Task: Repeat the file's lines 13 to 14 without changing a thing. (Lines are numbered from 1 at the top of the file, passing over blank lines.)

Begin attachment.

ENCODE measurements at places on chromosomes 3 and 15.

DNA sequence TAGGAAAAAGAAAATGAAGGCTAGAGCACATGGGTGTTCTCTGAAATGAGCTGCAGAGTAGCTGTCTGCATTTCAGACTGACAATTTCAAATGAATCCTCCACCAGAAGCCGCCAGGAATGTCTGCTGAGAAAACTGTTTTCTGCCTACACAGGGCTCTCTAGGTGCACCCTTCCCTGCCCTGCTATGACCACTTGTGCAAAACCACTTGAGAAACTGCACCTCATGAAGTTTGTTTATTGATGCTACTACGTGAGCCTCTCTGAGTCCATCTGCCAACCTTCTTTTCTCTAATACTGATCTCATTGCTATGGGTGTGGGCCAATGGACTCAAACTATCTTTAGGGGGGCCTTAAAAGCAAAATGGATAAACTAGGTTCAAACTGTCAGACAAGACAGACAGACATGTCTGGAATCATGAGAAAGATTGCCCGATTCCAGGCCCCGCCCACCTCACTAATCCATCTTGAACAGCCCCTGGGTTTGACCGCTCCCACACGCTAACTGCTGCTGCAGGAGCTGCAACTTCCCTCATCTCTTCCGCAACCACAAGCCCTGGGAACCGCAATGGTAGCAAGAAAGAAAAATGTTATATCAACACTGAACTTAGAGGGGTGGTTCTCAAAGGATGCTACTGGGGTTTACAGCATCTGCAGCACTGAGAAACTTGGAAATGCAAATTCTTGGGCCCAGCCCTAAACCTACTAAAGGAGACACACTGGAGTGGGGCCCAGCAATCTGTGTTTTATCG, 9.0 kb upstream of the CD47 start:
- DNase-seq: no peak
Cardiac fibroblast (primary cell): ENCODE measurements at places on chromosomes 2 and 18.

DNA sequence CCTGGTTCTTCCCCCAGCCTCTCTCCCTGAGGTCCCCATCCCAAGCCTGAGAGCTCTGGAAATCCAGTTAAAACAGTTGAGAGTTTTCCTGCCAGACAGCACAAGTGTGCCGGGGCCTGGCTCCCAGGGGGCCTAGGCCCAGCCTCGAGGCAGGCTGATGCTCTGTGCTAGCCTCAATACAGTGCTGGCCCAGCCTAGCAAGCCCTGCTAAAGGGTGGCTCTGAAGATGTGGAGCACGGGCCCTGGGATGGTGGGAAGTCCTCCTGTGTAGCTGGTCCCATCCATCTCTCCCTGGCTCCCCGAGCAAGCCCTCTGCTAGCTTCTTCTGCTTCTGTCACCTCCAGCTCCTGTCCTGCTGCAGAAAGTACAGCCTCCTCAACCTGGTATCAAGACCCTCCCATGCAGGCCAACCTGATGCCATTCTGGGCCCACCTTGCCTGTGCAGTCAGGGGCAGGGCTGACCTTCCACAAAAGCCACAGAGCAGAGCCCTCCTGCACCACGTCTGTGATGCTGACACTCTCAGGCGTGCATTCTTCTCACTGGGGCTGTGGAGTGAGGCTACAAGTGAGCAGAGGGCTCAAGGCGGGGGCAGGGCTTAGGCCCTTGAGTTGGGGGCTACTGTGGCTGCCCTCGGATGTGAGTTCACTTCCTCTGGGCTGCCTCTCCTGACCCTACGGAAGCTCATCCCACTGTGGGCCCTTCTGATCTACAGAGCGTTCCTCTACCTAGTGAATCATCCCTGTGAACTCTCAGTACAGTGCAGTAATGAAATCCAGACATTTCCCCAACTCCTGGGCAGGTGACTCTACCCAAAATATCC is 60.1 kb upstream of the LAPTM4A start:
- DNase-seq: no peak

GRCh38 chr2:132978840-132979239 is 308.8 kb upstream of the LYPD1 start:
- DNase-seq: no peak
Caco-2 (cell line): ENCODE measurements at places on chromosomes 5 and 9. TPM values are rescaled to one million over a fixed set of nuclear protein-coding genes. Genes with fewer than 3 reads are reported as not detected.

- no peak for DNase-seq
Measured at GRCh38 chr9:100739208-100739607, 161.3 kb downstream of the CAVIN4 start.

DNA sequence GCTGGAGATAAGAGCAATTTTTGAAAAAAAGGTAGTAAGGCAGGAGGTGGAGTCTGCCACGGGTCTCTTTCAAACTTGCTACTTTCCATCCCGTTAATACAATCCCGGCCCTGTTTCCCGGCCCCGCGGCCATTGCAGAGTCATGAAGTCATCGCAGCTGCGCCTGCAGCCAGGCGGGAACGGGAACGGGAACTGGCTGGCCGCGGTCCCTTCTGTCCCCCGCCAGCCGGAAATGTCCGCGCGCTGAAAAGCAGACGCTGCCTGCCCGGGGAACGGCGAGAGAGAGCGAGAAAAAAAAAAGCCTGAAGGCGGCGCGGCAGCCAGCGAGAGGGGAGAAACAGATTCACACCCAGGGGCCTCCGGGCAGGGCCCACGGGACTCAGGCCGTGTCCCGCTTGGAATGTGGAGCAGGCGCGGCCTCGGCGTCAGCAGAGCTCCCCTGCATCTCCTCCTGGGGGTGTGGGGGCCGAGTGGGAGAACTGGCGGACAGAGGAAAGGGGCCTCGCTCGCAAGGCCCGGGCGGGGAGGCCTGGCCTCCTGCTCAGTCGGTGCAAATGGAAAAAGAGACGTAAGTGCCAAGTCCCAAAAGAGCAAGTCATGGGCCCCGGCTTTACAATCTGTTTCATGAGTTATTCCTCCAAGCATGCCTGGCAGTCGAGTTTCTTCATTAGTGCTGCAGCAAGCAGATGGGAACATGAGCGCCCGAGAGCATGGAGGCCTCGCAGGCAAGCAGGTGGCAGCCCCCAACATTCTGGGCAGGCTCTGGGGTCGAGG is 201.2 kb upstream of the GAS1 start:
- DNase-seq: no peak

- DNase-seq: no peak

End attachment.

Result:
- DNase-seq: no peak

- DNase-seq: no peak